Have you lost the boss lottery? Did the boss quiz show your boss is a poor leader?
As you decide how to lead your leader, it can be helpful to understand where he or she is coming from. Some bad bosses are bad people. Their personal relationships are disasters, they’re miserably unhappy, and their values come from the dark side, like vapors wafting from the swamp. They live to dominate and bully the people under them. And some are socio/psychopathic.
Most bad bosses aren’t bad people. They are good people doing a bad job. Many are blithely unaware of the dead, wounded, or stressed-out bodies they leave in their wake. Just as most of us rate ourselves as above-average drivers (no one’s sure who’s having all the accidents), bad bosses tend to think they’re good examples of effective leadership. Understanding how your well-intentioned boss has gone off the rails can help you choose the best strategy for managing him or her.
Here are common reasons good people can be bad bosses:
Confusing information with communication:
When many managers hear people want increased communication, they fire off more emails, CC more people, or dump out more information. They don’t realize their overuse of technology is causing information overload and creating barriers to real conversations and human connections.
Bad bosses are often micro-managers poking into every detail. This may be because their own bosses expect them to know or be answerable for everything that’s going on. This often leads the boss to focus on face time or “taking care of busyness.” The correlation-causation of activity-results gets muddled. It’s also possible that micromanaging bosses were burned or embarrassed by someone else’s past poor performance and want to ensure that never happens again.
It’s all they know:
Many bad bosses have had no role model other than another ineffective boss. Maybe they watched an executive bully and intimidate his or her way up the organization. Maybe they saw micro-management result in promotions. Or maybe they’re now working for a bad boss and mimicking that behavior; often, bad bosses promote in their own image. So, you now work for a clone of that ineffectiveness, a level or two above your boss.
Promoted for all the wrong reasons:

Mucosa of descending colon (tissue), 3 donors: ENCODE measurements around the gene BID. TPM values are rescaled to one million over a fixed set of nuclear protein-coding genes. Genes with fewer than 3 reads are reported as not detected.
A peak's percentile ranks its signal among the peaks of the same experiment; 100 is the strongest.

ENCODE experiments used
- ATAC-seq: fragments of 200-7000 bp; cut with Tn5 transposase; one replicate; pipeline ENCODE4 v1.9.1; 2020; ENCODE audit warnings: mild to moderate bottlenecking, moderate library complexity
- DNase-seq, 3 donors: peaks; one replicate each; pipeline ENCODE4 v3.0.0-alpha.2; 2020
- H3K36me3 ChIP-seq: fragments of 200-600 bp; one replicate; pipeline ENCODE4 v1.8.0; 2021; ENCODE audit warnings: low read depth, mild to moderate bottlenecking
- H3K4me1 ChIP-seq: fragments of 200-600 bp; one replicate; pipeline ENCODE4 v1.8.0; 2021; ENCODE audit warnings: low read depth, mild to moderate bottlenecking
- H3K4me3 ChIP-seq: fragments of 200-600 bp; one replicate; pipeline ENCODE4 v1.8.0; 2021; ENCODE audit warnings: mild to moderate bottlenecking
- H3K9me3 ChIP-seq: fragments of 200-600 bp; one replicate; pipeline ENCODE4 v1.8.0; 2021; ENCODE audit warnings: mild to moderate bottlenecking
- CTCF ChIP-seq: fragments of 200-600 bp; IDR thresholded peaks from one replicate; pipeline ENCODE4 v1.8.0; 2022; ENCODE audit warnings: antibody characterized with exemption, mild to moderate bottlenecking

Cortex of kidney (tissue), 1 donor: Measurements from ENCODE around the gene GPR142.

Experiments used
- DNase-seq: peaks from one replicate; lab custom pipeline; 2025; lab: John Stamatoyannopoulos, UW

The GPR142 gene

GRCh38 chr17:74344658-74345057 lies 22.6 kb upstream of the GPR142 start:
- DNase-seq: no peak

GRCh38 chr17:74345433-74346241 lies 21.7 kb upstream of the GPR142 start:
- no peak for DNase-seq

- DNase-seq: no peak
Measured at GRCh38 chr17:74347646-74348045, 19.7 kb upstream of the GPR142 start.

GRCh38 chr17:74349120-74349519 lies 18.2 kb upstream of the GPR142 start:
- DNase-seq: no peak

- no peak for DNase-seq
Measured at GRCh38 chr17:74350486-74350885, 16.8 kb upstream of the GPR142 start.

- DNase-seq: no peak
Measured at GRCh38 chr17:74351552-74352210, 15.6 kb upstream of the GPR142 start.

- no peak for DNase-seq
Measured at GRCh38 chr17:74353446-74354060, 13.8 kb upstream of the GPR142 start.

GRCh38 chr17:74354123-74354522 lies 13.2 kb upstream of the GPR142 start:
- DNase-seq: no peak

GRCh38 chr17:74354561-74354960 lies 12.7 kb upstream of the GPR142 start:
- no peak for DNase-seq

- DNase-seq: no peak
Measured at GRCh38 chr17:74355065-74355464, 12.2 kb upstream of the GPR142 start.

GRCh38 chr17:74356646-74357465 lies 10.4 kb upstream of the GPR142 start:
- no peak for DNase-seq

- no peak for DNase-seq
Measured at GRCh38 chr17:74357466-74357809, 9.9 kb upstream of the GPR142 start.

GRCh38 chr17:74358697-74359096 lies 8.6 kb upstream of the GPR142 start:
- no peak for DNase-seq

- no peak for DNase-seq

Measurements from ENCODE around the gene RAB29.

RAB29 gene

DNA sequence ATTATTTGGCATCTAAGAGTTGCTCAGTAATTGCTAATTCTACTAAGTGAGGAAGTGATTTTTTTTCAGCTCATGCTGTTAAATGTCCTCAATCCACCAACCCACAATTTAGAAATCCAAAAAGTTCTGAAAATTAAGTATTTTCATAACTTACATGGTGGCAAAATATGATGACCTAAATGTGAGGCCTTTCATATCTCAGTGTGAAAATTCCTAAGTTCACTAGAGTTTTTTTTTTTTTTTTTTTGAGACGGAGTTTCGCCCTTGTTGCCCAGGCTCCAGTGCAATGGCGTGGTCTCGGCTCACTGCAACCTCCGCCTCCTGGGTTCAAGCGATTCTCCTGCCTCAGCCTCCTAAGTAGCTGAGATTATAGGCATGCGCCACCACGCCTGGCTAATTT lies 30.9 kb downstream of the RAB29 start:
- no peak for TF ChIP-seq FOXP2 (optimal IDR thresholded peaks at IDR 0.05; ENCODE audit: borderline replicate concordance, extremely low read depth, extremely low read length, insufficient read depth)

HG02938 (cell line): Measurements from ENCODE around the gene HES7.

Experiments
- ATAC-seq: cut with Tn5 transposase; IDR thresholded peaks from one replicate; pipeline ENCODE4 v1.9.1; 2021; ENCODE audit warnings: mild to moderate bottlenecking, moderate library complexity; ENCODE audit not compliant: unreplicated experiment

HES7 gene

Organizations pay a lot of lip service to the importance of soft skills, “people are our most important resource,” and other warmed-over platitudes. But only the very best organizations measure and use leadership skills as a key promotion criterion. In many cases, people are promoted for qualities like strong technical or analytical skills, loyalty, or likeability because they are good political players. And some people are promoted for delivering short-term results, despite the damaged morale and walking wounded they’ve created.
Overworked and under-trained:
Many managers aren’t coping well with today’s relentless pressure to do more with less. They feel they need to push harder to get more from everyone in their organization. They have bosses pushing them. At the same time, too few have been given training on management methods — such as effectively mapping and managing processes based on solid data — to work smarter, not harder. Most have not had good training and coaching in people-leadership skills to effectively lead teams and coach. Many bosses reflect their organization’s mindset that training is a nice-to-do when there’s time, or even a sign of weakness.
Many bad bosses don’t know what they don’t know because nobody tells them. At the same time, they don’t really want to know what the people they lead think about how they could be more effective. Bad bosses often rate their own leadership performance very high. Tragically, they choke off communication channels and misread the lack of feedback as a sign they are doing well, because no one is telling them otherwise. And they like it just fine that way.
As you think about how you ended up with a weak boss, American organized-crime boss, John Gotti’s comment may or may not apply to your situation — “if you think your boss is stupid, remember; you wouldn’t have a job if he was any smarter.”